Those of us whose ears still have that droning mrrrrrrhhhhh sound resonating from BIGSOUND and related gigs should probably have stayed at home tonight, instead of heading along to West End’s The Hi-Fi Bar to catch bands whose volume levels could be described as toweringly gargantuan, at the very least. But alas, here we are; our battered ear-drums present and correct to take another beating at the hands of one of Brisbane’s finest alt-rock bands of late. Ear-plugs have never been my thing; I see wearing them at a gig as like going to a pie-eating contest and taping up your mouth, although I’ll probably revise this approach when the pain of hearing even the softest folkie becomes too much. Secretly and somewhat desperately, I’m banking on bionic ears being readily and cheaply available from Big W or K-Mart by the time I hit retirement age, otherwise I’m pretty much fucked. Either that or I’ll have walked in front of a bus by 35, having not heard it barrelling towards me at 110 kph with horns blaring. So it goes.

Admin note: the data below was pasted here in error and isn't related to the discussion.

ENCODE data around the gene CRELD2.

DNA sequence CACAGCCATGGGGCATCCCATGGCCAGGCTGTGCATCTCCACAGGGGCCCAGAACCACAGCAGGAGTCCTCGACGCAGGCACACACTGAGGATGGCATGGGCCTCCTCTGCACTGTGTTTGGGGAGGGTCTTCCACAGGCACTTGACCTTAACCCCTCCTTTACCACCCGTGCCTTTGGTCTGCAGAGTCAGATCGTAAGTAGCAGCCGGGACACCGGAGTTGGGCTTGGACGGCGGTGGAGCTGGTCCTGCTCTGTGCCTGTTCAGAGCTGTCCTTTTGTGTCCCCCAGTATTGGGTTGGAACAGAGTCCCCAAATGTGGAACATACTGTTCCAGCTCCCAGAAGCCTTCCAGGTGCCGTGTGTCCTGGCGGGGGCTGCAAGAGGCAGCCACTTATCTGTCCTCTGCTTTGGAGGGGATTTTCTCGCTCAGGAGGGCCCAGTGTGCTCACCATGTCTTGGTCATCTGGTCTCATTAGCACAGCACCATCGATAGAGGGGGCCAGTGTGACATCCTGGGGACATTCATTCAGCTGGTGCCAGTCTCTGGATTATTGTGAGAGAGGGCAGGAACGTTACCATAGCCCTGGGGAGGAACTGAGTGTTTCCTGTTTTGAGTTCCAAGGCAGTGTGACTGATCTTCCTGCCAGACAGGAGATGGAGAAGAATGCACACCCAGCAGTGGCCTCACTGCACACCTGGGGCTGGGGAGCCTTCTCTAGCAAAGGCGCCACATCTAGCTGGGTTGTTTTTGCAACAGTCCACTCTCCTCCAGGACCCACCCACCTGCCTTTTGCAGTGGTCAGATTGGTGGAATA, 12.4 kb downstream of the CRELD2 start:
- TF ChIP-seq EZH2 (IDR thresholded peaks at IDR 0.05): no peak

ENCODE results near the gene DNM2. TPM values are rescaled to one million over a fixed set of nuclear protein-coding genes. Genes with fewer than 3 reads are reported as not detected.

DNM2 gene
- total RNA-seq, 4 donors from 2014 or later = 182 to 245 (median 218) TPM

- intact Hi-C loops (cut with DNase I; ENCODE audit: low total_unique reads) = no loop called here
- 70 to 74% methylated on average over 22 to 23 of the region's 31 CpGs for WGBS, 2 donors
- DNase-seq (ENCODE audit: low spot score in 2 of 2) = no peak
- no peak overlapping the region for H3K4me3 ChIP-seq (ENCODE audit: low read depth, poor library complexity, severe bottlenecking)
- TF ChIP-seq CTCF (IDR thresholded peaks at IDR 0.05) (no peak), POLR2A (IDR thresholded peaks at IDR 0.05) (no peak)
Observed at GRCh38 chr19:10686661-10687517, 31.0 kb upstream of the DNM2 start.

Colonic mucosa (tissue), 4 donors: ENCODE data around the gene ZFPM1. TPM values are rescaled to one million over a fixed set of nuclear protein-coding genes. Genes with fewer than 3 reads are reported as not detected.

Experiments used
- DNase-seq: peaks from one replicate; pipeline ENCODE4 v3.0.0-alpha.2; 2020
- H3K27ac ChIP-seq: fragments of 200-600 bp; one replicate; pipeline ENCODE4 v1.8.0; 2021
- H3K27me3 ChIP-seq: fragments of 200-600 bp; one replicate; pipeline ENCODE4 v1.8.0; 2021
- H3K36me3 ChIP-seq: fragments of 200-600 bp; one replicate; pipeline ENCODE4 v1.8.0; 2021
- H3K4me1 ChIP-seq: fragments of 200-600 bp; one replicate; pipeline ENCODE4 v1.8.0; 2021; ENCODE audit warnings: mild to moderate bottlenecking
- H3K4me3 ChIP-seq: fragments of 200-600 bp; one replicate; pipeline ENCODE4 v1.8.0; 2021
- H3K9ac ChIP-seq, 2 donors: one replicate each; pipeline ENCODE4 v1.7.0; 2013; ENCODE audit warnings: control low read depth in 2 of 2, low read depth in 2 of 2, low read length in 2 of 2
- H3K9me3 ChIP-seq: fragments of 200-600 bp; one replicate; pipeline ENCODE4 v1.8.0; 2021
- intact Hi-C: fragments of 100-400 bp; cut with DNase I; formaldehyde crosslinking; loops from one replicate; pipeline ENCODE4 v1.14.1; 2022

The first band to take several years off my hearing lifetime tonight is Sleep Parade; the Melburnians putting in a solid set of searing guitar lines and apocalyptic drums, despite being a bit cramped to the front of the stage so as to avoid the range of gear laid out for the head-liners. A large and enthusiastic crowd has already made The Hi-Fi close to uncomfortably full, and give the alt-rockers a rapturous response, especially after singer-guitarist Leigh Davies does the old playing-the-geetar-with-the-teeth trick. Nice.